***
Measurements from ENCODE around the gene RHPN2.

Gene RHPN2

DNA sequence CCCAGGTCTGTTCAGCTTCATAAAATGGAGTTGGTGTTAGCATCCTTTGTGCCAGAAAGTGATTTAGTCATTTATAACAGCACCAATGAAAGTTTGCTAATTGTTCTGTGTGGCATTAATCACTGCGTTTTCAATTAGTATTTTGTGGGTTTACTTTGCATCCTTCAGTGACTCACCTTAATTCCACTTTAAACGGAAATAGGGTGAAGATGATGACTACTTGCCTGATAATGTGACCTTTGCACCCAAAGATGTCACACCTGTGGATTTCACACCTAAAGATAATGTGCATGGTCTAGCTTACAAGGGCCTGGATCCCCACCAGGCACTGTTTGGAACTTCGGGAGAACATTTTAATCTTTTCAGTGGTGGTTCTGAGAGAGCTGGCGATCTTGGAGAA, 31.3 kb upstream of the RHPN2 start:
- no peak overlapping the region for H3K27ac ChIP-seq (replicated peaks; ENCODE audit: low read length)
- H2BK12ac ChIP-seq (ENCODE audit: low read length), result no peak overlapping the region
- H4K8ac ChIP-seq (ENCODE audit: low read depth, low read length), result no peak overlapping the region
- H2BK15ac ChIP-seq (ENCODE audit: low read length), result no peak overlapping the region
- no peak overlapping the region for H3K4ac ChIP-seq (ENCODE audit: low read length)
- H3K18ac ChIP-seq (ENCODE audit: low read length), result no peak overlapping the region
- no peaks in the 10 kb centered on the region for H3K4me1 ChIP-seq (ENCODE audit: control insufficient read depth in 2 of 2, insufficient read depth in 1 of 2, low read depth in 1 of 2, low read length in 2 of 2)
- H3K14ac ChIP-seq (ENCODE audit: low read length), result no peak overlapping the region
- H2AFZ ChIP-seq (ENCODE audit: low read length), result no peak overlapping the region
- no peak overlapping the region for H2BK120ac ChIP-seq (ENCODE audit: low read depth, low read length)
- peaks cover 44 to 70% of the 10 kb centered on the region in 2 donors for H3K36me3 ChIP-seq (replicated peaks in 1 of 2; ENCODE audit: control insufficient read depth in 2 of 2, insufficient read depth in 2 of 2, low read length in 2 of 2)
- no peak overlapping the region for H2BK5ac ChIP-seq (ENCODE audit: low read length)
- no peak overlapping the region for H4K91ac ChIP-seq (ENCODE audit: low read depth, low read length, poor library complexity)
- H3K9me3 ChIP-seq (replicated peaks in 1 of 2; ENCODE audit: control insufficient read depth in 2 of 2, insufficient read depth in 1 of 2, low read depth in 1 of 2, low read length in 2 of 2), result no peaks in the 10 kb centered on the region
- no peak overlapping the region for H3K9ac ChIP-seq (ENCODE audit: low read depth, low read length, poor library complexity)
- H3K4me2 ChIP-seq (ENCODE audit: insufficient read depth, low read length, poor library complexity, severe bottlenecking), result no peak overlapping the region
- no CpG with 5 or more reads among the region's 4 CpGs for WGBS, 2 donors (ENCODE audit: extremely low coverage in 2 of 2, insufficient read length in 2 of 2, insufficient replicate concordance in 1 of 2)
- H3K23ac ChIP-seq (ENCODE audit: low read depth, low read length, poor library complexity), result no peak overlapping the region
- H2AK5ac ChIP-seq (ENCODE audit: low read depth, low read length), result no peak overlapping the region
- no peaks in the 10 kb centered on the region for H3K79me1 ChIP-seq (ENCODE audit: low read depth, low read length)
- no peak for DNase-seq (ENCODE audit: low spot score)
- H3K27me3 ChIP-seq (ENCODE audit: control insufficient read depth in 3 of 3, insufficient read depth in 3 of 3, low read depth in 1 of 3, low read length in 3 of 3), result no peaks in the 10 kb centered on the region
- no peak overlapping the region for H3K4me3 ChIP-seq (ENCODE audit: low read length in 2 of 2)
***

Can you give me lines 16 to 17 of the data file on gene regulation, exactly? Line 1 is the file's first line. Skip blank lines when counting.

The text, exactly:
- no peak overlapping the region for H4K91ac ChIP-seq (ENCODE audit: low read depth, low read length, poor library complexity)
- H3K9me3 ChIP-seq (replicated peaks in 1 of 2; ENCODE audit: control insufficient read depth in 2 of 2, insufficient read depth in 1 of 2, low read depth in 1 of 2, low read length in 2 of 2), result no peaks in the 10 kb centered on the region